You only want the best for your senior family members. That’s why you decided to take care of them at home instead of putting them in an assisted living facility. If you are new to caregiving, here are three things you can do to take care of your senior family members.
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1. Inform Yourself about the Person’s Health and Make Medical Needs a Priority
The first task is to get detailed information about the senior family member’s health. Get in touch with their doctor and any medical facility they might have visited. It’s best to have comprehensive health information. Don’t hesitate to contact the person’s doctors and discuss any questions you might have about their health.
Consider the available urgent care San Diego facilities and mobile medical services available in your area. Technology has made telemedicine widely available, ensuring you can consult and get medical care at a distance. If necessary, specialized mobile medical services can do house calls and even X-rays and other imaging in your home.
Don’t forget to follow the schedule of medical appointments senior family members might have. Apart from doctor’s exams, consider what could boost their health. For example, you can consider vitamin IV therapy or food supplements. If your family member has a problem with extra pounds, ask a professional to design a medical weight loss plan and work with them to meet their goals.
Many elderly people take at least some medications. Discuss if they can keep on their regular schedule. Even if you get an affirmative answer, double-check they didn’t accidentally forget any medicine. You’ll also need to secure refills on time.
2. Make Your Home Senior-Friendly
If a newborn is on the way, baby-proofing your home becomes a priority. Just as you adapt the house for a baby, you can adjust it for senior family members. There is a high risk of elderly people tripping and falling or bumping into something and hurting themselves. That’s why preventing falls is your primary consideration when adapting the house.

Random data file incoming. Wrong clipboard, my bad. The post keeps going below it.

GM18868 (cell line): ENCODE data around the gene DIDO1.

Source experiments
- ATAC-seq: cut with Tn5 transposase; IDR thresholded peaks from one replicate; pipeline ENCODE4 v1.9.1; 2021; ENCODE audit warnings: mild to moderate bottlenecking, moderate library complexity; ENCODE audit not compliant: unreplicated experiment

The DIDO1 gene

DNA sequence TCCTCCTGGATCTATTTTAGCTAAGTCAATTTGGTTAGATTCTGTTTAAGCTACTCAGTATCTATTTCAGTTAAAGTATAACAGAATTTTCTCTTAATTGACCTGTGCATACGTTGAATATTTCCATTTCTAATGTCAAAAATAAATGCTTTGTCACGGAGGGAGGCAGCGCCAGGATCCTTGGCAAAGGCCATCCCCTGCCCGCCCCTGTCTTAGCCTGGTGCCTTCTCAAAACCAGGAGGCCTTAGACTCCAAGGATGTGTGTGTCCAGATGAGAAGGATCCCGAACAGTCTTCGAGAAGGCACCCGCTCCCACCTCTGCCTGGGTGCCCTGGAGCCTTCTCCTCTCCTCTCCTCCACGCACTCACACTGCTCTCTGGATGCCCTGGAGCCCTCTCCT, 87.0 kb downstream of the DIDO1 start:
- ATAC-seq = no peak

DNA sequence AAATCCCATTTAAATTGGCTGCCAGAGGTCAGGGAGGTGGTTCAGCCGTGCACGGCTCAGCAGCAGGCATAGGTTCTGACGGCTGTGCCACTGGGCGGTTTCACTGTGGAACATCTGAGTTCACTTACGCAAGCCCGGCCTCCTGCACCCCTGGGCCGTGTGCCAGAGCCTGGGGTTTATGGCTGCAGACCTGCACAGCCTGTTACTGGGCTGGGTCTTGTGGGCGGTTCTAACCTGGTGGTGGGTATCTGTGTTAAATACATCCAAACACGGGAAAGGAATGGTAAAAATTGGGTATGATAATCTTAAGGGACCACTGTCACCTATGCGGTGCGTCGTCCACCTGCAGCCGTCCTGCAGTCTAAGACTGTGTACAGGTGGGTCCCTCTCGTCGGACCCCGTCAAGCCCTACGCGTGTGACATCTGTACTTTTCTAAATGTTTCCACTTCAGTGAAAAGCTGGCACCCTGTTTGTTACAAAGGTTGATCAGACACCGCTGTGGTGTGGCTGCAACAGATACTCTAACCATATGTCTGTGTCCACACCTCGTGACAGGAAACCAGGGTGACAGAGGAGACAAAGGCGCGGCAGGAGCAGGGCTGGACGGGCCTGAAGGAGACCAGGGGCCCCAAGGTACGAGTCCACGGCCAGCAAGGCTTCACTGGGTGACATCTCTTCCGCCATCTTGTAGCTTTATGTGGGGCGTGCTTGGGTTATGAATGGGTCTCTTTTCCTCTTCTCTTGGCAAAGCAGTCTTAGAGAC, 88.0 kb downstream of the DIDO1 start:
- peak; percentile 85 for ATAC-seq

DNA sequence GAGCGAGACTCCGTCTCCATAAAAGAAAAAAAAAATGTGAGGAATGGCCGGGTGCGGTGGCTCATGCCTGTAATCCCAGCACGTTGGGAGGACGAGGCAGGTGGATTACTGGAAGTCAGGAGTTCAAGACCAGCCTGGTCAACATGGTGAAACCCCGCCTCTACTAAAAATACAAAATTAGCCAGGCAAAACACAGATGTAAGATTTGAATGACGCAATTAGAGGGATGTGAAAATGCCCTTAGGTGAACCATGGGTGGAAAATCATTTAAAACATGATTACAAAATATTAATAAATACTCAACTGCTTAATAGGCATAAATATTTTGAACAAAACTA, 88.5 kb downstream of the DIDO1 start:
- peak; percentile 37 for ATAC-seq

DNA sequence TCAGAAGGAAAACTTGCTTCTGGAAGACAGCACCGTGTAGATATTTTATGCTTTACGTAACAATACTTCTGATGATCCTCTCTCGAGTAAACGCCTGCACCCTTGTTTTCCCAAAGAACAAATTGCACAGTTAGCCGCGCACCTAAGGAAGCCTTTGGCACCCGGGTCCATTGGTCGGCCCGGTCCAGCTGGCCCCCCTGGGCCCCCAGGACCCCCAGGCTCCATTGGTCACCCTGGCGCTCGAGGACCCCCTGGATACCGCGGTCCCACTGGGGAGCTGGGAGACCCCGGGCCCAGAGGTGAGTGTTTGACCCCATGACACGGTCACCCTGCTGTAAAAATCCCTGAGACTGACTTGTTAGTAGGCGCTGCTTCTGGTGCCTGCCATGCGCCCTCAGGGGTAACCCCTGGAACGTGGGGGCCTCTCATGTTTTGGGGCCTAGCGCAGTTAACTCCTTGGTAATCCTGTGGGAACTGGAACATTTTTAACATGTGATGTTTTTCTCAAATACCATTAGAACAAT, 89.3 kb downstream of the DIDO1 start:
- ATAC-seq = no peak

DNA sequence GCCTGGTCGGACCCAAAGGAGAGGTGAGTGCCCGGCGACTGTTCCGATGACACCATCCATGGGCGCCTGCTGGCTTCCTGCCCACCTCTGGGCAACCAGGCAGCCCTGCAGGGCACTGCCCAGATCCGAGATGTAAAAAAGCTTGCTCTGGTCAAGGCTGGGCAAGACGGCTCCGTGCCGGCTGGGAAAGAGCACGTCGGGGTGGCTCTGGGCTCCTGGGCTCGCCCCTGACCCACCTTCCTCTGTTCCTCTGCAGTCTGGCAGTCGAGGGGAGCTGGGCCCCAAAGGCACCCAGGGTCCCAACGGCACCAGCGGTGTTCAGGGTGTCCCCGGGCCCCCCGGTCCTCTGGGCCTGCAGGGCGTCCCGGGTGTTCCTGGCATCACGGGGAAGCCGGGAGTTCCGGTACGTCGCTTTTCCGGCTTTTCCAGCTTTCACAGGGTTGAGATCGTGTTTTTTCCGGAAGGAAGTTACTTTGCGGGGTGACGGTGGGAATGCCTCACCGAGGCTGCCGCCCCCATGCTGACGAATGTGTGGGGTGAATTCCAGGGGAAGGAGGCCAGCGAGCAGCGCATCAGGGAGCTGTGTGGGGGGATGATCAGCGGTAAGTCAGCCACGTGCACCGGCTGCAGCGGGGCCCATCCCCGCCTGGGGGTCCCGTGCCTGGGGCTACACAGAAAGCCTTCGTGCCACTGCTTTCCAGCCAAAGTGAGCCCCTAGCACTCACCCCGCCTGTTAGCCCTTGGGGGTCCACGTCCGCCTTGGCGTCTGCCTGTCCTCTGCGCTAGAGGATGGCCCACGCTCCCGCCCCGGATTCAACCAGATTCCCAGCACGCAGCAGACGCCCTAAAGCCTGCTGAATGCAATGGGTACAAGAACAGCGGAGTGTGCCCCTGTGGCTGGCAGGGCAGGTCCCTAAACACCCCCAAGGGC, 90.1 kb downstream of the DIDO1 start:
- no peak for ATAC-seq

Here are some adjustments to make:
Remove any rugs, cords, or clutter from floors. If you have kids, their toys shouldn’t be lying around. Analyze the floors and look for potential tripping hazards to eliminate.
Install railings on stairs. You should also consider adding grab bars to your bathroom. These additions simplify walking around the house for senior family members, especially in tricky areas like stairs.
Consider the room’s lighting. For starters, make sure lights in all areas are strong enough for that area to be clearly visible. You also need to assess the switches’ positions. A switch should be easily reachable.
Keep everything within easy reach. Any items your senior family members use shouldn’t be on the highest or lowest cabinet shelves. That ensures they won’t have to bend down or climb on step stools to reach what they need.
3. Don’t Neglect Your Finances
Unfortunately, taking care of senior family members can get expensive. That’s why you can’t neglect the financial side of care. Start by analyzing the person’s current situation and options. You might be able to apply for public benefits. Medicaid, Medicare, and similar programs offer financial help to those taking care of elderly family members.
Next in line is the person’s retirement and insurance plan. Do they have any pension benefits, long-term care insurance, or other retirement funds? You also might be eligible for tax breaks. If you are buying a wheelchair or hospital bed, there might be a tax deduction. Even home remodeling with the goal of making it more accessible could qualify for a tax break.
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Take care of your senior family members but don’t forget about yourself
Taking care of senior family members is challenging, but you shouldn’t ignore your personal needs. Your top priority is to establish a routine that strikes a balance between work and private life. The Family and Medical Leave Act could allow you to take a leave of absence for up to 12 weeks as a caregiver.
Don’t hesitate to take an occasional timeout. Get some personal time and do whatever makes you happy to recharge your batteries. And don’t hesitate to look for ways to make the time spent with your senior family members more fun. They’ll appreciate spending time with you, whether it’s playing games, watching TV, or going somewhere together. Find some suitable activities for the person’s medical and physical condition and keep them engaged and active.